Chrysler LLC Expects a 25% Cost reduction from suppliers over the next three years, but not before the OEM gets its own house in order, says John Campi, executive vice president-procurement.

“But in so doing, I do not want to negatively impact $1 or a percent of profitability out of the supply base,” Campi vows. And Chrysler will impose harsh penalties on itself if it fails to live up to its end of the bargain.

The initiative, which Campi later unveiled in Troy, MI, to the Original Equipment Suppliers Assn., calls for Chrysler to stabilize its production schedule with a view toward reducing complexity and late engineering changes.

Chrysler then will calculate the savings value of these moves in terms of component price and reduce that price by 50% of the amount saved.

The overall impact of these reductions is expected to equal 25% of the auto maker's supplier commitment.

Campi reveals the plan to Ward's in a stunningly frank assessment of Chrysler's operations. He says the auto maker is its own worst enemy on the supplier-relations front.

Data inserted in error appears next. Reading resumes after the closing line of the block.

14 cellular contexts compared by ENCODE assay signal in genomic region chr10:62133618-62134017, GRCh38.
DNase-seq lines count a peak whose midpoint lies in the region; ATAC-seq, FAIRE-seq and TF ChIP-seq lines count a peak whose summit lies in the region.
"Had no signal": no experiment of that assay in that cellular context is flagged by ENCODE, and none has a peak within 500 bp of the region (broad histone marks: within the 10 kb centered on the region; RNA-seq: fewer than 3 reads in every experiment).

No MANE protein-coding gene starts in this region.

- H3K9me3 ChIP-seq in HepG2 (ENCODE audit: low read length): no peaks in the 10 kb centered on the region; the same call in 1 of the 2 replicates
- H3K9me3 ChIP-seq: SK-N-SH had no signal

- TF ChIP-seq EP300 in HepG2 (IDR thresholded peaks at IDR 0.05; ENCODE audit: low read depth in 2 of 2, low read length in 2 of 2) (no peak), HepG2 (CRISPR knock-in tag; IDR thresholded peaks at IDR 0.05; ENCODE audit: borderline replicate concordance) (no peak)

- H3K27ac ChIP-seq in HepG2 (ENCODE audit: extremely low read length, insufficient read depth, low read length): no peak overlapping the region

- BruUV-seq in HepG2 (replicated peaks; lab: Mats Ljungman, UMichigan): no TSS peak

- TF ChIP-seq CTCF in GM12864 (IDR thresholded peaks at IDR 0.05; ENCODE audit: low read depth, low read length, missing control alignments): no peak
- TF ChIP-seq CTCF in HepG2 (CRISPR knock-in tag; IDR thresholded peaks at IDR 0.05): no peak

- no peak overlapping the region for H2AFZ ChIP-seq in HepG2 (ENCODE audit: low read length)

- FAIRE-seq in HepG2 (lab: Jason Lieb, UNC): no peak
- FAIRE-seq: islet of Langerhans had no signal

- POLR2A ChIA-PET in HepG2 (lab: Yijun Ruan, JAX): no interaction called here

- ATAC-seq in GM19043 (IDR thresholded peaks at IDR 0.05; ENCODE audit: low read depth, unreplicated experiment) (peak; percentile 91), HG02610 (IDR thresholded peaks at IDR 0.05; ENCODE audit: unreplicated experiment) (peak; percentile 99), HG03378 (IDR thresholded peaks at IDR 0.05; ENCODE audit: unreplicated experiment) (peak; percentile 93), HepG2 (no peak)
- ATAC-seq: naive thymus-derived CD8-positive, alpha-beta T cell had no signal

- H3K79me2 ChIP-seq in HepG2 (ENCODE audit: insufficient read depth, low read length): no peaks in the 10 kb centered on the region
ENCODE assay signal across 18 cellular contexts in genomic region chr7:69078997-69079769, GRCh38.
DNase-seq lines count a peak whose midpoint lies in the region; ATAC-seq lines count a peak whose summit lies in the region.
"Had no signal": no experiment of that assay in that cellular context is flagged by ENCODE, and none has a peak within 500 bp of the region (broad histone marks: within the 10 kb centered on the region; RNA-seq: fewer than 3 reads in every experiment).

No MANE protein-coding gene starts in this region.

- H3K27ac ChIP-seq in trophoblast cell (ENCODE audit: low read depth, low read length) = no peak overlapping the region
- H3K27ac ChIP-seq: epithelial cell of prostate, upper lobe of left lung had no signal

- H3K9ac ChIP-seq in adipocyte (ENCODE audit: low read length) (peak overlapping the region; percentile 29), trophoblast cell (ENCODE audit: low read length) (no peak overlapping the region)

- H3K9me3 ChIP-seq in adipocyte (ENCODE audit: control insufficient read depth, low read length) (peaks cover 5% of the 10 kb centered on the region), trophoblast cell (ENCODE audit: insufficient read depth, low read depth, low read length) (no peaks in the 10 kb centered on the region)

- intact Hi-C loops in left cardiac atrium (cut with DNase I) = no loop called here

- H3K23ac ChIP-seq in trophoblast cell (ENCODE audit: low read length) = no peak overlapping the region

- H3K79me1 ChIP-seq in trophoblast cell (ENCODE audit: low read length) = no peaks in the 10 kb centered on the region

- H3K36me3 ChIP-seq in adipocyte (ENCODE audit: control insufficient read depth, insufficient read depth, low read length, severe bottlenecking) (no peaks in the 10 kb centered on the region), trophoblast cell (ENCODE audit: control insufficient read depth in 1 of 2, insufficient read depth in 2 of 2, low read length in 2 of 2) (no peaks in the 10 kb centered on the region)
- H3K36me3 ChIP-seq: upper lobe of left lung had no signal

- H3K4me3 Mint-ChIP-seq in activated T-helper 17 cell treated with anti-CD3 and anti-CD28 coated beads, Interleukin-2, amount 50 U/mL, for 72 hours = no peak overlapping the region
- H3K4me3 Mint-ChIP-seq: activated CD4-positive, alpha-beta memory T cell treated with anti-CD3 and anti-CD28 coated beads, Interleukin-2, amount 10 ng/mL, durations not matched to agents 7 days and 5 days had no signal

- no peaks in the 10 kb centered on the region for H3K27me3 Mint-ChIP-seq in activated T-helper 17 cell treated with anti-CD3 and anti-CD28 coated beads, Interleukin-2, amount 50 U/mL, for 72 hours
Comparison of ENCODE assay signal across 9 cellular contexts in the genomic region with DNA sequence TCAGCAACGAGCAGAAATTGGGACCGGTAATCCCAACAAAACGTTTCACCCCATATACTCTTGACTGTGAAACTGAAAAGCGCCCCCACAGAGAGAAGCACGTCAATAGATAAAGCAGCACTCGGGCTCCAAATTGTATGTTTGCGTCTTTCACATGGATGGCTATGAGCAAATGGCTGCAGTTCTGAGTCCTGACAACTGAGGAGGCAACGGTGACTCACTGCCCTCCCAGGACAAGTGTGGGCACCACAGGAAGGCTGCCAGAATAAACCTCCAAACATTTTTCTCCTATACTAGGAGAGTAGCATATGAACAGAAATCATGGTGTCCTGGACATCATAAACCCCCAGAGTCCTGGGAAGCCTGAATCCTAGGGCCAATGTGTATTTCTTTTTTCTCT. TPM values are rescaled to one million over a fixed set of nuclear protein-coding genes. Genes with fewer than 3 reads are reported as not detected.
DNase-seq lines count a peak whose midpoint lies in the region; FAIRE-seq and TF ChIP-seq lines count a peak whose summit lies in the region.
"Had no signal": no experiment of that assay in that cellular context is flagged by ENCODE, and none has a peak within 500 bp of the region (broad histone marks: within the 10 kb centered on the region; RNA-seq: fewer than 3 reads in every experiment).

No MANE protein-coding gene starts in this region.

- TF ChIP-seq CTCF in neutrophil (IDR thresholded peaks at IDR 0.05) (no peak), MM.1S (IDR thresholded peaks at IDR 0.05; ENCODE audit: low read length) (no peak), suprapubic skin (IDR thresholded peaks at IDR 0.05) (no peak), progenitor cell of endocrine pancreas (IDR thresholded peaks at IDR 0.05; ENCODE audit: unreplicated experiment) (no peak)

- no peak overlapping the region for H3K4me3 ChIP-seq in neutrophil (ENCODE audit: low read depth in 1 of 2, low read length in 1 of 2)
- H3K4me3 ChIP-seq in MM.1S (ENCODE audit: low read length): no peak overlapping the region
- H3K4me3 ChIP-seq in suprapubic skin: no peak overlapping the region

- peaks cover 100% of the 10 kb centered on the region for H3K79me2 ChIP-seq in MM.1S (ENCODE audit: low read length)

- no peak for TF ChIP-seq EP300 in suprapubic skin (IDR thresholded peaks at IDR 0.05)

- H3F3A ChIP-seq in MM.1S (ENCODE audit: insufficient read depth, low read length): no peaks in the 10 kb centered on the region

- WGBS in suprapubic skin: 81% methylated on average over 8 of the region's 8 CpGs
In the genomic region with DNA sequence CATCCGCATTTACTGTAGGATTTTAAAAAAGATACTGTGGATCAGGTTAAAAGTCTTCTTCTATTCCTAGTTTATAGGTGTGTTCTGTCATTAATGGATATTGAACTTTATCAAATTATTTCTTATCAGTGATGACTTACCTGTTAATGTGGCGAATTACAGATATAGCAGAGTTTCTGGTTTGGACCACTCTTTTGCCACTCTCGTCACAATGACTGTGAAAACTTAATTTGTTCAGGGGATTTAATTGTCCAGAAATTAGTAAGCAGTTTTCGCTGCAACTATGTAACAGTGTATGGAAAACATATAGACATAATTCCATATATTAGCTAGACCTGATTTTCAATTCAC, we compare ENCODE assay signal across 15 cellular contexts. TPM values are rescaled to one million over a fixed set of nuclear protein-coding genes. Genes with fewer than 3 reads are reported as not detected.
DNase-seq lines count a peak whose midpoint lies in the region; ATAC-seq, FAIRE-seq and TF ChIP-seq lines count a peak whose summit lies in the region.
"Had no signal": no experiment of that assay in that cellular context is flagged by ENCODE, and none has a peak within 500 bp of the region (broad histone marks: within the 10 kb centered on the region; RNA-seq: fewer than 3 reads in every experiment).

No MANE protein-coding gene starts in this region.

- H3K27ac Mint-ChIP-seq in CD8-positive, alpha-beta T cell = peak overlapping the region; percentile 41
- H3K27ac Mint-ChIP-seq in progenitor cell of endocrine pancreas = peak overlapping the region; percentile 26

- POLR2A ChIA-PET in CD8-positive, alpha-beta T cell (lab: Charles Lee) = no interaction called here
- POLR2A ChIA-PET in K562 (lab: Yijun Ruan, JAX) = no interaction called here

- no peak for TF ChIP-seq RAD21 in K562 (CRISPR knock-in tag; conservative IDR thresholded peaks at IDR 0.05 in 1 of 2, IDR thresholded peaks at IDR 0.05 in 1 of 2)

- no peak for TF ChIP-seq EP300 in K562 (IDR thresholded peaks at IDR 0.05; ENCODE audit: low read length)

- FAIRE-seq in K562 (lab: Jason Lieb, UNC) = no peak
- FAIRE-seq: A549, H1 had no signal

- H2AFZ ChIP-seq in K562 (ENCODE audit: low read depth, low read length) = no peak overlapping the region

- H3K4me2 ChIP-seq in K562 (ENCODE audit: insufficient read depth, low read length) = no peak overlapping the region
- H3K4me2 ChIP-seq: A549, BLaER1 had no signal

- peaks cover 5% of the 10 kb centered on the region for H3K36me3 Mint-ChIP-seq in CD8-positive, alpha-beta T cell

“We are probably one of the most expensive customers to every supplier we have,” he says. “We do not have stable schedules in our assembly operations. We whip the supply base back and forth.

“That puts that cost into their piece price and charges it back and I'm then eating that cost. So I'm looking at how I'm going to change my behavior (as an OEM) to reduce the cost footprint of my suppliers in a way that we can mutually share the benefit.”

But Campi, who joined Chrysler in January, says he will take no action until the auto maker demonstrates stable production over three consecutive 30-day periods.

“If I can get to, let's say, an 85%-90% stability for a 30-day period, I will have dramatically reduced the accepted cost that suppliers have to incur. When I can do that for a 90-day period … I'm going to go to the suppliers and say we are taking a reduction in piece price.”

The cost to Chrysler will be dear if it fails to meet Campi's goals. For the first offense, Chrysler will pay the supplier a penalty. “The second time I do it, it doubles,” he says. “The third time, it triples. The fourth time, we go back and give you all the money back that we took in price, and we revert back to the old piece price.”

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